It Improves Mental Performance and Alertness
Work can be taxing on the brain, leaving you feeling tired and worn out. A single cup of coffee provides enough caffeine to make you feel alert and awake again, pulling you through this mid-day slump and allowing you to focus on the task at hand.
As we all know, caffeine is one of the most common stimulants readily found in many domestic products. Caffeinated coffee keeps people awake and provides their central nervous systems with a boost that helps keep them productive throughout the day.
This association between caffeine and alertness has to do with the adenosine receptors found in the human brain. Adenosine, a naturally occurring compound in the body, binds to these receptors, leading to the reduction of stimulatory neurotransmitters such as dopamine. This reduction creates the sensation of feeling tired.
Caffeine is similar in structure to adenosine, meaning that it is able to bind to the receptors instead, increasing the feeling of alertness.
Research also shows that coffee may help to improve cognitive function. Caffeine appears to improve working memory performance which could increase productivity in a workplace situation.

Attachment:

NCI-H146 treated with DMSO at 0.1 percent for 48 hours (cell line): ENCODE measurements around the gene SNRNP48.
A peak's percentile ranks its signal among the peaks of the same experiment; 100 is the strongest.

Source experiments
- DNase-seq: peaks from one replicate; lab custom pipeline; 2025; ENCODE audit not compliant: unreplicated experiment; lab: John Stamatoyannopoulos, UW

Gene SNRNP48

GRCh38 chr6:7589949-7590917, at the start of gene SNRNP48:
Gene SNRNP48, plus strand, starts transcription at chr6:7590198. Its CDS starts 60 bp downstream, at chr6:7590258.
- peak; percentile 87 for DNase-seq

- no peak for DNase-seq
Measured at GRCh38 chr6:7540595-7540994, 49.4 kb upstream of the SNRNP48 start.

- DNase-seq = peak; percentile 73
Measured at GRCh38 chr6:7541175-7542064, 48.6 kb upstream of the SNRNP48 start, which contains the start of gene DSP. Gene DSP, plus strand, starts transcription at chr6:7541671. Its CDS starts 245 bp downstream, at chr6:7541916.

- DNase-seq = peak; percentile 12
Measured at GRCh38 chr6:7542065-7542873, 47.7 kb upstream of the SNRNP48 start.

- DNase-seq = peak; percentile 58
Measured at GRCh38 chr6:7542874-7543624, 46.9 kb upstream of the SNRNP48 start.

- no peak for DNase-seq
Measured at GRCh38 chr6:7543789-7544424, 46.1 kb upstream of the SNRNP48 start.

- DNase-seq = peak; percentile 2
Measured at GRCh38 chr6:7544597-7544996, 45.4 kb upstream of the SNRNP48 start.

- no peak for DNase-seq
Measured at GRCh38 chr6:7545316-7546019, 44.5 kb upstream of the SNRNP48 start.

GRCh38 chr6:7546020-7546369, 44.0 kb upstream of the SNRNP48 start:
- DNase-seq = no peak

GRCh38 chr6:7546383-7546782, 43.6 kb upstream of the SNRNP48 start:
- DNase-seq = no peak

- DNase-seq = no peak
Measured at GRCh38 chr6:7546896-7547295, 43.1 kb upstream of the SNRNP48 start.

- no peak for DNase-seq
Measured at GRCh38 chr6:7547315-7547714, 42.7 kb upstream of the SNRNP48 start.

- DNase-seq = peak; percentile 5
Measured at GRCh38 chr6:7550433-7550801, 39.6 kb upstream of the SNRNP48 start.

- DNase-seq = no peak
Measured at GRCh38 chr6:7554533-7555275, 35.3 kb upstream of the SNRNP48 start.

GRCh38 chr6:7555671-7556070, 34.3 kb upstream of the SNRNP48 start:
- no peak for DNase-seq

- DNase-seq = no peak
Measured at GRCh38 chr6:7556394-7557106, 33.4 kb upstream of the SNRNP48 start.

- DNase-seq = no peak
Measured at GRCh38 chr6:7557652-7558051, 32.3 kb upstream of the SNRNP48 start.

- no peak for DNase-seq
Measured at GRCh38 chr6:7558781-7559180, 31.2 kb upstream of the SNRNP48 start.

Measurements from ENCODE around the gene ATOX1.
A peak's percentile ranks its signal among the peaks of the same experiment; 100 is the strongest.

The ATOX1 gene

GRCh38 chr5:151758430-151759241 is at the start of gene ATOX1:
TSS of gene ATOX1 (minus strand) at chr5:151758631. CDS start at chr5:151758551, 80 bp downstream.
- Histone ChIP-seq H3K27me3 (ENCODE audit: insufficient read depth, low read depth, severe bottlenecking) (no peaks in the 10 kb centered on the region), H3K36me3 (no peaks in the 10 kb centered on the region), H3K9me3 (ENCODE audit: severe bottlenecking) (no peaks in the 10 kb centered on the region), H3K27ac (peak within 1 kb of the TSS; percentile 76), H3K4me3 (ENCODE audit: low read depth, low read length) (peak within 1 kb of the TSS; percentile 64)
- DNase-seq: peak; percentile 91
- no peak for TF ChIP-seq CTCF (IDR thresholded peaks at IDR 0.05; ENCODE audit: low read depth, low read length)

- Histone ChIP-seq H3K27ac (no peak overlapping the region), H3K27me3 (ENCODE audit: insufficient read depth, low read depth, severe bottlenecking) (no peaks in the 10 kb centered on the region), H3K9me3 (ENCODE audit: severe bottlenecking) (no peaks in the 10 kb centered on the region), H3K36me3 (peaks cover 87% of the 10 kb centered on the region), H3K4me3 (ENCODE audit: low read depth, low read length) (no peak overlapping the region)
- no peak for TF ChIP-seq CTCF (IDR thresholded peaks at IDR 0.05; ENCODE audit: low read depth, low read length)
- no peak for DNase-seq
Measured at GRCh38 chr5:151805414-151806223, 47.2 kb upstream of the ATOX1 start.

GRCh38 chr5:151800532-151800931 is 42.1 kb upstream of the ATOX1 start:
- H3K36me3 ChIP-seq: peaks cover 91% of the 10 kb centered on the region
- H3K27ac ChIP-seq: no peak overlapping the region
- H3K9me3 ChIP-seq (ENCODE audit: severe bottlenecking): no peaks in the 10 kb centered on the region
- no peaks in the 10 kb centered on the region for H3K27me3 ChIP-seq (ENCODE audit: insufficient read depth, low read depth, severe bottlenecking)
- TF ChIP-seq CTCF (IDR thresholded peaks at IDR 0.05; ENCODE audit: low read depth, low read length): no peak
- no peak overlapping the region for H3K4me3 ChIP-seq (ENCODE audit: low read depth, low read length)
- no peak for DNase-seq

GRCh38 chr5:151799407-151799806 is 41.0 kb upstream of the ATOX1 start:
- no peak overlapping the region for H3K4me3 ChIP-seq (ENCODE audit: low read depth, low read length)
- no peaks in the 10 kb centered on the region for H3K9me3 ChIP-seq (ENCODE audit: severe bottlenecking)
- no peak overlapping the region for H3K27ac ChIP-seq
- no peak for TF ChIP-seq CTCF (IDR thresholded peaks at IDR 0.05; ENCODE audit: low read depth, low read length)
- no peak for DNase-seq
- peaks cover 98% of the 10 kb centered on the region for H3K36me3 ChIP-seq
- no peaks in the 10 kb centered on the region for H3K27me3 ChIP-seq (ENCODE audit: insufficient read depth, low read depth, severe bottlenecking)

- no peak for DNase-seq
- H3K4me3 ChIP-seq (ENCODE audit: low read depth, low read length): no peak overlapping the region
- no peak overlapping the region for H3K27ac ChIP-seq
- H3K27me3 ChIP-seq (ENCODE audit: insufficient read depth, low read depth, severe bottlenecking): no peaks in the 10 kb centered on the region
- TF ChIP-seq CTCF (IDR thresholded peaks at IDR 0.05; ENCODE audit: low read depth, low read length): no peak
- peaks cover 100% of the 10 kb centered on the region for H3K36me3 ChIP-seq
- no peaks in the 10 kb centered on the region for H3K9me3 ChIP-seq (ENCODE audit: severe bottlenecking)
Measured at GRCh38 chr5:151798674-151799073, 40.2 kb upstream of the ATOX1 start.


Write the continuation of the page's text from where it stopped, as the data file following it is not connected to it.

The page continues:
It Can Enhance Your Willpower
We all know that as the day progresses, your willpower tends to go by the wayside. That birthday cake in the break room begins to look better and better, and the temptation to watch one or two cute puppy videos is getting stronger.
With each decision you have to make throughout the day, the mind tires and your willpower begins to decrease. Drinking coffee can actually strengthen your willpower, especially when you’re exhausted.
Making a big decision when you are tired is a bad idea but if you must do so, drinking coffee beforehand, may help improve your self-control and allow you to make better decisions.
It Can Help You Learn Faster
As we mentioned earlier, caffeine appears to improve working memory performance and helps the brain to work more efficiently. In a workplace situation, this can be a huge benefit. Boosting the speed at which workers learn can also boost how quickly they can accomplish a given task.
Keep in mind, that while coffee improves working memory performance, it has shown no impact on long-term memory.
Coffee Breaks Can Improve Productivity